Drane will qualify as a Republican in the partisan primary.

Channing Ruskell, who served as Cherokee County Solicitor General from 1997 to 2002, will run for Cherokee County Commission District Two, which is currently held by Jim Hubbard.

Brian Poole will run for Cherokee County Commission District Three, the seat currently held by Karen Bosch.

Kim Cochran will seek reelection to Cherokee County School Board District Two in the Republican Primary.

Very little interest exists among citizens in running for office in Carroll County according to the elections office.

The Newton County News has a listing of candidate for county office.

Rickey Tumlin has dropped his campaign for the Republican nomination for Hall County Sheriff, endorsing Jon P. Strickland, one of six remaining candidates.

The Georgia Department of Revenue charged Chatham County 25 cents for a copy of a list of documents and $799.57 to complile the list, according to the Savannah Morning News.

Marietta lawyer Jonathan Crumley, who is suing the Cobb County Commission in federal court seeking new district lines before this year’s elections believes his pursuit of the case is a civic virtue.

“I want the next generation to have more people who step up when they have a chance. I think part of the reason we’re in some of the quandaries we’re in right now is that we’ve lost that general concept of civic virtue, and that’s on both sides of the aisle.”

A complaint has been filed against the Forsyth County Board of Ethics alleging the Board violated the county ordinance governing it.

The Cherokee County School Board approved by a 4-2 vote a resolution urging voters to oppose the Charter School Amendment.

The resolution states, “The Cherokee County Board of Education believes that development of a separate and distinct funding system for calculation of a local funding share to be unilaterally taken away by the state from the critically-needed funds provided for the education of students in local public school districts and provided instead to state-authorized charter or private schools is unconstitutional, inequitable and threatens the integrity of the existing statewide system of providing for and properly funding quality public education.”

State Reps. State Rep. Dar’shun Kendrick, (D-Lithonia), Rep. Pam Dickerson, (D-Conyers), and Sen. Rick Jeffares, (R-Locust Grove) expressed support for legislation that would prevent local officials from keeping fees collected by their offices for themselves, as is currently permitted in some cases.

T-SPLOST and transportation

The Georgia Sierra Club announced that it opposes passage of T-SPLOST in Atlanta because it doesn’t include enough transit. Citizens for Transportation Mobility, which supports T-SPLOST opposes the Sierra Club’s opposition. Che Watkins, who manages CTM pro-T-SPLOST campaign, said,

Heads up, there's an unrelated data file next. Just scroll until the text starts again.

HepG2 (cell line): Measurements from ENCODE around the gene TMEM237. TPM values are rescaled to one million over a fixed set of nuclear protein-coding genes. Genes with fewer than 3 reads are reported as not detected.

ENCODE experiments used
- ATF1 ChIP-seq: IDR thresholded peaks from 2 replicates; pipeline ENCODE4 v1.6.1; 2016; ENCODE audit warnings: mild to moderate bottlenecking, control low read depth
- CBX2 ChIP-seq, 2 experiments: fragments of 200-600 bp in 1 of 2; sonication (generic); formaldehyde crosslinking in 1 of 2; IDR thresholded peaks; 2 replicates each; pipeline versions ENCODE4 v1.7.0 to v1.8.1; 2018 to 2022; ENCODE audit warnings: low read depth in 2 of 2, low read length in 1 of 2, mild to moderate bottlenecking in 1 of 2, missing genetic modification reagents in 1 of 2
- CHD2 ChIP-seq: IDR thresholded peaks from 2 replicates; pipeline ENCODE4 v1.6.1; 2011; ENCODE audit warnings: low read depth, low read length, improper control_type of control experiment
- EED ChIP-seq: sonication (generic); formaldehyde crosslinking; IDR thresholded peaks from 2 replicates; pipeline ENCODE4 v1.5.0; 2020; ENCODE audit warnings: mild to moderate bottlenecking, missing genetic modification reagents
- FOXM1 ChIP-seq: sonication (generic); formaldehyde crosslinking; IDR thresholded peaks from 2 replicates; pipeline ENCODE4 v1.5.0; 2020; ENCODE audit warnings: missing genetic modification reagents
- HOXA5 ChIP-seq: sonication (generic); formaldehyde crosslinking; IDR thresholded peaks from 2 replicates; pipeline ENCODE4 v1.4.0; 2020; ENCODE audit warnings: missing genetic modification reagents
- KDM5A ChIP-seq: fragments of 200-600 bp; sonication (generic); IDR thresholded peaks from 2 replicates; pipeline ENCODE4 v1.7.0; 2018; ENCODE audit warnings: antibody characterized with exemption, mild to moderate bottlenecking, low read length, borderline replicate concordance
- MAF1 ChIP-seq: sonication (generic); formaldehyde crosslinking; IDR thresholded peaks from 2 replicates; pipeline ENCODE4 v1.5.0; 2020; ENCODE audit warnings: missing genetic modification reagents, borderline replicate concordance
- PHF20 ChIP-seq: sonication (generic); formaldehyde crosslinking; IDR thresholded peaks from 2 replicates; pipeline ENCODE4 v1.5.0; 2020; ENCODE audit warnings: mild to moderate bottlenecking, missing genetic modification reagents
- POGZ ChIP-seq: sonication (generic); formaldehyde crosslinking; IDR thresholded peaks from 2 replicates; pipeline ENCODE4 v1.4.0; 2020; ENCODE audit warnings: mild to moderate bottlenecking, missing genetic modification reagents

“We’ve obviously achieved the right balance of both. The one-sided supporters on either side – roads or transit – must acknowledge that the region needs a healthy mix of both to relieve congestion and give commuters options to get to home and work quicker.”

A new group called Traffic Truth has formed to oppose T-SPLOST on the contention that passage of T-SPLOST won’t actually reduce traffic congestion in Metro Atlanta.

Atlanta Regional Commission representatives faced a crowd that included many Tea Party members who are skeptical about the T-SPLOST.

Some in the audience didn’t want to hear any of it.

Conrad Quagliaroli, a member of the Cherokee TEA Party Patriots, said he’d “rather have the money stay here in Cherokee County.”

When asked what alternatives he would suggest, he said he would be in favor of a bus line, but added he was “dead set” against using mass transit options.

Unincorporated Cherokee County resident Tony Wuest said he felt Thursday’s meeting was a little bit “one-sided.”

He said he wanted to see more of a debate structure than a question and answer format.

He noted he had concerns about MARTA and its operations as his sticking points on why he’s reluctant to support the referendum.

The Newnan-Coweta Chamber of Commerce is supporting T-SPLOST by circulating a “Fact and Fiction” brochure, while the Three Rivers Region, which includes  includes Coweta, Carroll, Heard, Troup, Meriwether, Spalding, Lamar, Upson, Pike, and Butts counties, cranks up its “voter education campaign.”

The Georgia Chamber of Commerce claims to have no position on T-SPLOST but has offered to help regions that seek to pass the transportation tax. [The Times-Georgian included that bit about the Georgia Chamber, but I have since been told by a representative of the Chamber that they do, in fact, support the passage of T-SPLOST.]

The citizens review committee tasked with making a recommendation on Briscoe Field to the Gwinnett county commission voted to recommend against privatizing the airport or allowing commercial flights.

When Gov. Deal spoke in Savannah last week and said that Georgia would fund the Savannah Harbor Expansion Project to keep it moving along and seek federal reimbursement later, the state had already increased its funding by $46.7 million, bringing state funding to $181 million.

Ends & Pieces

Occupy Atlanta will join in a Charlie Foxtrot rally with immigrants’ rights advocates, workers’ rights organizations, and other Commies to celebrate International Workers’ Day May Day rail against injustice.

Their demands include: stopping local-federal immigration enforcement partnerships; stopping attacks on workers and unions; halting the use of E-Verify, a federal database businesses can use to check the eligibility of new hires; and putting a stop to deportations.

The federal Environmental Protection Agency has effectively banned the construction of coal-fired power plants. Georgia Power brought the second of three units at natural gas-fired Plant McDonough online in Smyrna.

Ricky Scaggs will play Bremen’s Mill Town Music Hall tonight at 7 PM.